Life at best


The misanthrope

Primary Text:

MS Wellesley, 96*
Life at best
Is but a jest
A face a glass a fiddle,
A shew a noise
Makes all its joys,
Till worn beyond the middle

Age is worse,
The doatards curse,
Consumed in endless story
In tales of tubs
Intreagues and drubs,
Retold by Grandsires hoary,

Who wou'd then
Converse with men
More then his needs enforce him,
Since tedious fools
Or boys from Schools
Are most that do discourse him.

These to fly
Retired I lye
Unknown and all unknowing,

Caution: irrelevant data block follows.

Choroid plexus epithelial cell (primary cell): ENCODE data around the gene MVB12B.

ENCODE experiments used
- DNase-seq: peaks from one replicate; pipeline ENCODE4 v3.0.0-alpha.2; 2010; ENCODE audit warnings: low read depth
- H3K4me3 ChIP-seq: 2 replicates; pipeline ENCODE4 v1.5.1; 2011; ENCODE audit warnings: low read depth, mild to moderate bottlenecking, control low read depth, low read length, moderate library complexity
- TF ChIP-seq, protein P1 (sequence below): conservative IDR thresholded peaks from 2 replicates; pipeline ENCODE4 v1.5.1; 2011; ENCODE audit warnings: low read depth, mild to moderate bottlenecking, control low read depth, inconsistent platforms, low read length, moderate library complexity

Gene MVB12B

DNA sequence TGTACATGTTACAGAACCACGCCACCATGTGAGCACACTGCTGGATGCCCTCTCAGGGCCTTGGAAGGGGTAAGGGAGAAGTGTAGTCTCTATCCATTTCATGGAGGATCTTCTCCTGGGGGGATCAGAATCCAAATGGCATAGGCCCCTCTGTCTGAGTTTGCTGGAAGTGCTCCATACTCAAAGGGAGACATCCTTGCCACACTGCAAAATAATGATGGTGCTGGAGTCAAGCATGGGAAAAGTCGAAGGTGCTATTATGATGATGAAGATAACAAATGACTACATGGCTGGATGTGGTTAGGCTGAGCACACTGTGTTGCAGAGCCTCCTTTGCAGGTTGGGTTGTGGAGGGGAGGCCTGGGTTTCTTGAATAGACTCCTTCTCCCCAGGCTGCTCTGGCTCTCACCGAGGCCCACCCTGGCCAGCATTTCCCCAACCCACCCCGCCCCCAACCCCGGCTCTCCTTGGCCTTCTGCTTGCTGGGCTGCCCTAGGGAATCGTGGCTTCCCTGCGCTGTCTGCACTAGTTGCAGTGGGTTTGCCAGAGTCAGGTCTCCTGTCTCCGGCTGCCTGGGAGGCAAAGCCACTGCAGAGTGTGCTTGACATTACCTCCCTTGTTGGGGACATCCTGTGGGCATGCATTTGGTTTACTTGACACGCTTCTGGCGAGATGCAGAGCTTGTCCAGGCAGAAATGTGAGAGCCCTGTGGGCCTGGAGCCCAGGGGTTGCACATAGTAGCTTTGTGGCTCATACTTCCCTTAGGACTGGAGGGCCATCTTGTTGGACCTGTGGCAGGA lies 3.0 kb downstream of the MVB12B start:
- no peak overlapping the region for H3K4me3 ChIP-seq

And think't enough
Not nonsense proof,
My own I am not shewing

(Ms Wellesley, p. 96)

Secondary Ed:

1988 Ellis d'Alessandro prints Wellesley, 126-7; McGovern & Hinnant, 67.


Lightness of prosody strengthens bitter sting of Anne Finch'sstatement; it is another defense of retreat.


The title alludes to Swift as do some of the details (e.g. "tales of tubs/Intreagues and drubs). Swift's 1714 retirement to Ireland is part of the motive for the final stanza. Once again Finch asserts her reluctance to appear in public or print ("My own I am not shewing").
Contact Ellen Moody.
Pagemaster: Jim Moody.
Page Last Updated 8 January 2003